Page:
September 29, 2006 Leave a Comment
(2004) dir. Scott Crary
Documentaries vary drastically in quality and vision and ability, but usually if the original subject is interesting enough, they are almost worth sifting through to an extent. Kill Your Idols is on the low side of mediocre in its quality and its subject matter might be more compelling in a better contextualization, quite frankly. Austensibly about the New York “No Wave” scene which sprung up in virtual parallel but moderate opposition to Punk, the film focuses on the early artists of the late 1970′s – early 1980′s who created a dissonant and noise-based sound, an opposition to traditional music.
The real No Wavers, Suicide, Lydia Lunch, DNA, Theoretical Girls, Teenage Jesus and the Jerks and their later counterparts the Swans and Sonic Youth were certainly more performance and art focused than commercial. To me, the sound of the groups, which feature often screaming vocals over glare or dirges of sound with fractured beats rather than syncopated background exemplify the meaning of Punk. As I got introduced to Punk and other “alternative” music styles, I was never one to actually classify them all that much. Goth, Punk, Hardcore, No Wave, New Wave, it all appealled to me. And in many ways, the sound of No Wave is what I would have considered quintisentially Punk, especially at the time. It went against everything essentially and was often challenging to listen to.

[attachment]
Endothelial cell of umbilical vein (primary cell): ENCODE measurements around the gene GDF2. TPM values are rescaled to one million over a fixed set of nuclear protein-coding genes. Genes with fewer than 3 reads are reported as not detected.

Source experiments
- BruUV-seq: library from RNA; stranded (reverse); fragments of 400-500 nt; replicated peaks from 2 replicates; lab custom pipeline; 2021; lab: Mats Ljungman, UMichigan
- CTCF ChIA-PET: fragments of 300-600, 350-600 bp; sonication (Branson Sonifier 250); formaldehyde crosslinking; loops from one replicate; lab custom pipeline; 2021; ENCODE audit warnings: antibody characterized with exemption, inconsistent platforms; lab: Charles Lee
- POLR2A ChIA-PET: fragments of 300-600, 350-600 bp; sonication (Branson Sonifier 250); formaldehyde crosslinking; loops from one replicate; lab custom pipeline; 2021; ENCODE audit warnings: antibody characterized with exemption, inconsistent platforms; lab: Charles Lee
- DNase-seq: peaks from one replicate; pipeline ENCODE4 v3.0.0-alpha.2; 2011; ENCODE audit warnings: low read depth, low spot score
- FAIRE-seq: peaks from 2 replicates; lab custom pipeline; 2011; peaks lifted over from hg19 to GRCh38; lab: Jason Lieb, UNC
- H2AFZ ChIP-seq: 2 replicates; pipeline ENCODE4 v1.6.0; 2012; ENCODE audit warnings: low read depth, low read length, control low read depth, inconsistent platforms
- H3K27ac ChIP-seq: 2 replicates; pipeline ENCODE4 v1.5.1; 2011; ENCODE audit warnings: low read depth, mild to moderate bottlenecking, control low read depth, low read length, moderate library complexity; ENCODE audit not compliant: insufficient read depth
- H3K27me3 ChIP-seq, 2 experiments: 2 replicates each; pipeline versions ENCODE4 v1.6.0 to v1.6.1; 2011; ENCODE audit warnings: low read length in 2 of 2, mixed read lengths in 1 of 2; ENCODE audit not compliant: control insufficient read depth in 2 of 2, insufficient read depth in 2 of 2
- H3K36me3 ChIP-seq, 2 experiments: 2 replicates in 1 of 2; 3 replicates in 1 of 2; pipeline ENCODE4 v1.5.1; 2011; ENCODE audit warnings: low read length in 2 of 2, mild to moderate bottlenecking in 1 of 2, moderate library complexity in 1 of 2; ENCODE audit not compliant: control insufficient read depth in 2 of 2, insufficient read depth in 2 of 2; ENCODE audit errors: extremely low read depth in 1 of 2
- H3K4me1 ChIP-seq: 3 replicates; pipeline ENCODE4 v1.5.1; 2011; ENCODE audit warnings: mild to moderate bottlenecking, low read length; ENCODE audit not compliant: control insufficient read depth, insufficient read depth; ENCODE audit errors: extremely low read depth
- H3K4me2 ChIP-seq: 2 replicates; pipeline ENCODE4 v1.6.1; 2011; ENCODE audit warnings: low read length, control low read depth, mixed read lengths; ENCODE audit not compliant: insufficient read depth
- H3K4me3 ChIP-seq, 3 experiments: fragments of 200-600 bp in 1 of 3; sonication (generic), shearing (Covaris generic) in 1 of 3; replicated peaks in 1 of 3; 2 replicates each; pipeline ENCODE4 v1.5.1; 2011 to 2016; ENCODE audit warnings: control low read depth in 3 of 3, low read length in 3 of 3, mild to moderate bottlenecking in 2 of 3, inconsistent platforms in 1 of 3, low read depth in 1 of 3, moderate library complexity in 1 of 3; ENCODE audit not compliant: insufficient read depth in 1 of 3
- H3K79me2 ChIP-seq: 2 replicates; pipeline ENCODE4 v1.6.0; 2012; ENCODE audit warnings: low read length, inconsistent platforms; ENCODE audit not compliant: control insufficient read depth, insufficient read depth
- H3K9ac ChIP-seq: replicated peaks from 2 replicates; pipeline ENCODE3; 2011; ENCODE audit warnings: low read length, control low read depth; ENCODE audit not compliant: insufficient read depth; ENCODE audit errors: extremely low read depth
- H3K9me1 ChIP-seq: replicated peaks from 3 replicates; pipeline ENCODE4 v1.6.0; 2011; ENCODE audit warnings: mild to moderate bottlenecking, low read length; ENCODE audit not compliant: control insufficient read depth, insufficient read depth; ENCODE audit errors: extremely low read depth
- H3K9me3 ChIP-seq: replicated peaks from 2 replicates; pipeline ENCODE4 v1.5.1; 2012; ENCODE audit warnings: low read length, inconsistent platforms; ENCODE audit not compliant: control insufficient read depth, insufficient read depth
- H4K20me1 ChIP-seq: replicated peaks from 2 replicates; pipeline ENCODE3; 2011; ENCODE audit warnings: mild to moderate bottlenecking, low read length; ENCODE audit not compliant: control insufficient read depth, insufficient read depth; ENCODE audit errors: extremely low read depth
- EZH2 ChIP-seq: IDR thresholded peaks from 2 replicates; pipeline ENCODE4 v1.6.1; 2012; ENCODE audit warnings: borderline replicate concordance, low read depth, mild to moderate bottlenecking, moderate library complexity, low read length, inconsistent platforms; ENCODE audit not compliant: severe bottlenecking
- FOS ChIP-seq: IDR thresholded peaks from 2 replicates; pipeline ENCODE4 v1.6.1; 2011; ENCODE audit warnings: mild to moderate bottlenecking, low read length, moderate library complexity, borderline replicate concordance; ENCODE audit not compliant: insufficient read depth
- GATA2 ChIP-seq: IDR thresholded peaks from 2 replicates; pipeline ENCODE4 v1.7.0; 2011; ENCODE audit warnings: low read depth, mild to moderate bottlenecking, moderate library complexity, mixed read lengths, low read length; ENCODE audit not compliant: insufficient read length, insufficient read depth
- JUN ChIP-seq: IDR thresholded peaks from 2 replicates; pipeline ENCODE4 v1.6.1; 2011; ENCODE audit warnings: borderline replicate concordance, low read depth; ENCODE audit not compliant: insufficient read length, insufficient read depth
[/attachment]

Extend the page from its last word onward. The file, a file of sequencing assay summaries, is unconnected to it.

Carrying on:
What’s interesting, after watching Made in Sheffield (2001) about the avant-garde in Sheffield, England in a parallel track was how radical these movements were. In the Sheffield scene, everything morphed into Synth-Pop essentially for some reason. But the No Wave scene, with the exception of Sonic Youth, really never came anywhere near commercial success. And though the film doesn’t really analyze the dissipation of the initial scene, what really happened to it, it does make a pointed criticism of contemporary nouveau-retro New York noisemakers and the scene that exists in corporotizing, marketing and productizing all of it. And that it’s all style and fashion and without meaning.
Actually, this is not an uninteresting point, but it takes away from the story of the original No Wave artists. They criticize the contemporary bands, who appear in the film, too, and largely sound like dopes (Karen O. of the Yeah Yeah Yeahs, so cool and amazing on stage and in the band sounds like a typical young person with nothing interesting to say, just lots of “y’know’s”). I do have to say that I think that the Yeah Yeah Yeahs, no matter how they have been capitalized on, are an excellent band. Clearly they write songs that have radio-friendly poppy-ness, but they are awesome to me. The only other contemporary act that seemed cool was Gogol Bordello which was like some gypsy-punk thing, strange and creative.
This film has some interesting aspects, but the point of comparison between the “then” and “now” seems like a more empty argument than a specific analysis of one or the other. Interestingly enough, Sonic Youth seem to be having a resurgence with their latest album, proving that they (who went to a major label themselves in the late 1980′s and were considered “sell-outs” at the time because of it) truly bridge the gap between the periods, but more so, still making relevent and interesting music while they must be pushing 50.